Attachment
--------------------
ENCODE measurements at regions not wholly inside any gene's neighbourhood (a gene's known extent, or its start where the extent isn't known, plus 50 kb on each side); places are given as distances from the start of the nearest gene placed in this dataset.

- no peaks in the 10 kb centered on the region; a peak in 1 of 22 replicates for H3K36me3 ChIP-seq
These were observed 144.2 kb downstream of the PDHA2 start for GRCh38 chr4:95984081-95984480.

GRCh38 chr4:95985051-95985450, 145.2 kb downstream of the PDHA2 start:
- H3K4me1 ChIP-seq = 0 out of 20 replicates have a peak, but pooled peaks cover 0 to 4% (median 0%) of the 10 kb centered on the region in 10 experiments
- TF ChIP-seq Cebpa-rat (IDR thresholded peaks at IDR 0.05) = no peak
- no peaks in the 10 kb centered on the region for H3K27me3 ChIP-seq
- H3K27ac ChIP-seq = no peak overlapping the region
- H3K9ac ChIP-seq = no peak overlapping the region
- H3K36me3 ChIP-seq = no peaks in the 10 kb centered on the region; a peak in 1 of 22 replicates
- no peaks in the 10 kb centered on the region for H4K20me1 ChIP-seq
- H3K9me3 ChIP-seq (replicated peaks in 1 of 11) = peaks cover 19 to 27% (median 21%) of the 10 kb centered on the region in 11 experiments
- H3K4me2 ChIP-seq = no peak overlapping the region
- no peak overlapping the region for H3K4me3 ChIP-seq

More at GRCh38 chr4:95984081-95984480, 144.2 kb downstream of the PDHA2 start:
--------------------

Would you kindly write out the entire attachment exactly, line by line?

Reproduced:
ENCODE measurements at regions not wholly inside any gene's neighbourhood (a gene's known extent, or its start where the extent isn't known, plus 50 kb on each side); places are given as distances from the start of the nearest gene placed in this dataset.

- no peaks in the 10 kb centered on the region; a peak in 1 of 22 replicates for H3K36me3 ChIP-seq
These were observed 144.2 kb downstream of the PDHA2 start for GRCh38 chr4:95984081-95984480.

GRCh38 chr4:95985051-95985450, 145.2 kb downstream of the PDHA2 start:
- H3K4me1 ChIP-seq = 0 out of 20 replicates have a peak, but pooled peaks cover 0 to 4% (median 0%) of the 10 kb centered on the region in 10 experiments
- TF ChIP-seq Cebpa-rat (IDR thresholded peaks at IDR 0.05) = no peak
- no peaks in the 10 kb centered on the region for H3K27me3 ChIP-seq
- H3K27ac ChIP-seq = no peak overlapping the region
- H3K9ac ChIP-seq = no peak overlapping the region
- H3K36me3 ChIP-seq = no peaks in the 10 kb centered on the region; a peak in 1 of 22 replicates
- no peaks in the 10 kb centered on the region for H4K20me1 ChIP-seq
- H3K9me3 ChIP-seq (replicated peaks in 1 of 11) = peaks cover 19 to 27% (median 21%) of the 10 kb centered on the region in 11 experiments
- H3K4me2 ChIP-seq = no peak overlapping the region
- no peak overlapping the region for H3K4me3 ChIP-seq

More at GRCh38 chr4:95984081-95984480, 144.2 kb downstream of the PDHA2 start: